In an effort to reduce air pollution from the Navajo Generating Station (NGS)—a coal-fired power plant located near Page, Ariz.—the Environmental Protection Agency (EPA) finalized a rule on July 28 that will result in the permanent shutdown of one of NGS’s three units.
The EPA had issued an initial proposal in February 2013 but invited submittal of alternative proposals that would achieve the same or greater emissions reductions. A Technical Work Group (TWG) consisting of representatives from the Central Arizona Water Conservation District, the Environmental Defense Fund, the Gila River Indian Community, the Navajo Nation, Salt River Project (on behalf of itself and the other NGS owners), the U.S. Department of the Interior (DOI), and Western Resource Advocates submitted recommendations.
The final rule establishes a cap in nitrogen oxide emissions from the plant between 2009 and 2044 to improve visibility at 11 surrounding national parks and wilderness areas. Under the rule, the NGS operator can either shutter one unit or curtail power generation by a similar amount in 2019 and install selective catalytic reduction on two units in 2030.
The EPA’s final rule reflects major elements of the TWG proposal and is considered by some groups to be the best possible option.
“This alternative not only saves crucial jobs and keeps vital revenue on the Navajo Nation, but opens the door to new low-emitting energy development pursuant to the agreement,” said Stephen B. Etsitty, executive director of the Navajo Nation EPA.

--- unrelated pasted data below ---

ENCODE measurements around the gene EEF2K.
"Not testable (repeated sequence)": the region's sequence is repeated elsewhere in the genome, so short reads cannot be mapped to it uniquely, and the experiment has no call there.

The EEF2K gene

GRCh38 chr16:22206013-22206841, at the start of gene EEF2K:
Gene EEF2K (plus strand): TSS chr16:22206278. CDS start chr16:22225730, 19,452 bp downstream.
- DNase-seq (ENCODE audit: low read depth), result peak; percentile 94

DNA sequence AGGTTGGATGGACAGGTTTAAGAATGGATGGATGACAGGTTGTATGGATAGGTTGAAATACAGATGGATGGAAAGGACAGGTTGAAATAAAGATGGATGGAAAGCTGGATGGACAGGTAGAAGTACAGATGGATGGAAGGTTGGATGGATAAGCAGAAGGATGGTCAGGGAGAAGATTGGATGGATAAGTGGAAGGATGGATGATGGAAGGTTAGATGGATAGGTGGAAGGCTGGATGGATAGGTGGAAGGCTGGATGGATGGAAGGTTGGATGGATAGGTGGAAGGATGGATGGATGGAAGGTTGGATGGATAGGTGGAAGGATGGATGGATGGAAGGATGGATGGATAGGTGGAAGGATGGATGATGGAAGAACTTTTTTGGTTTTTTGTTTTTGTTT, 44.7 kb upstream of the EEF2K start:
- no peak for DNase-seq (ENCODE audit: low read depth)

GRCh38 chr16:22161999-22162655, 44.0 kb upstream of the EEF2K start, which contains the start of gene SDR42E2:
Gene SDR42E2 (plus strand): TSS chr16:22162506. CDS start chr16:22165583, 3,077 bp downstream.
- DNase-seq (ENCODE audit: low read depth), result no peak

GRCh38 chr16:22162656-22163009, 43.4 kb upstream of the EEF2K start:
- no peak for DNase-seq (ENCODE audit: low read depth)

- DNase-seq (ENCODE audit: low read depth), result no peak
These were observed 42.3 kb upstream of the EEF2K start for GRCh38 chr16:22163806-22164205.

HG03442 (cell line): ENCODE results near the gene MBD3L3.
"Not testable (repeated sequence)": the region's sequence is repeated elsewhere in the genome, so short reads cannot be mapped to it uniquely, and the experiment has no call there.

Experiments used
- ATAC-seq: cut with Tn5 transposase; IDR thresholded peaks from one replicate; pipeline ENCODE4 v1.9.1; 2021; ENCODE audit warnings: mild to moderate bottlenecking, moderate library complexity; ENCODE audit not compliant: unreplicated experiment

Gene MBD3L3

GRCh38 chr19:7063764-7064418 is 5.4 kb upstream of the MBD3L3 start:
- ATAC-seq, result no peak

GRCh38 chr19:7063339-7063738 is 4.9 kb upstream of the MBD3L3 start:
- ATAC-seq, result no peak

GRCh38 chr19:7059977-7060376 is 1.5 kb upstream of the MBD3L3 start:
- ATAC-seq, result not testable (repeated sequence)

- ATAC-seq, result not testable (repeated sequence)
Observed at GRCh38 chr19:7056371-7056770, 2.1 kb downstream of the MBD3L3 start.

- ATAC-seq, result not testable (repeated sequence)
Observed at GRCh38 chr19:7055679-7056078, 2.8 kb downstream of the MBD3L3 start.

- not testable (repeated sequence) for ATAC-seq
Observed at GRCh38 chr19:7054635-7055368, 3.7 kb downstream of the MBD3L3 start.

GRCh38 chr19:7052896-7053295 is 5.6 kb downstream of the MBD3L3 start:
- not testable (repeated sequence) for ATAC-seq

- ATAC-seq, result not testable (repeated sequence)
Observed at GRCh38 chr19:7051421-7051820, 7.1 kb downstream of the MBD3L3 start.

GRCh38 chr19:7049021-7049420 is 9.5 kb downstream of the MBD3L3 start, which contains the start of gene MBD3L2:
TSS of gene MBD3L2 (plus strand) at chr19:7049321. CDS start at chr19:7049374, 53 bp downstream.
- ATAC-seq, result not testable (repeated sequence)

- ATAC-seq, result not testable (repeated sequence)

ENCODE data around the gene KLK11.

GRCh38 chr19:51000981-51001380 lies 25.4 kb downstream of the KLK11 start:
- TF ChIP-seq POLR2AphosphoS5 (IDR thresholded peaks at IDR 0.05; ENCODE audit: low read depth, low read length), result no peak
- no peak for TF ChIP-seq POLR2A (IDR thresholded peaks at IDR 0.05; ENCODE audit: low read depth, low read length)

NGS is a 2,250-MW facility operated by Salt River Project—one of the largest public power utilities in the nation. The utility owns the plant along with the U.S. Bureau of Reclamation, Arizona Public Service Co., Los Angeles Department of Water and Power (LADWP), Tucson Electric Power Co., and NV Energy.
Part of the emission reduction plan includes LADWP and NV Energy divesting ownership in the plant by the end of 2019, and closure of one 750-MW unit.
Acknowledging the importance of NGS to the region, the EPA, the DOI, and the Department of Energy signed a commitment last year to help develop clean, affordable, and reliable power, as well as sustainable water supplies, and economic development, while minimizing impacts on those who rely on NGS, including municipalities, tribes, and agricultural users.
“We are very pleased that EPA has accepted the TWG agreement,” said Steve Michel, chief counsel with Western Resource Advocates. “This agreement provides a wonderful example of how thoughtful people can work through their differences and develop an outcome that reduces regional haze, provides clean energy economic development, and addresses climate change.”
—Aaron Larson, associate editor (@AaronL_Power, @POWERmagazine)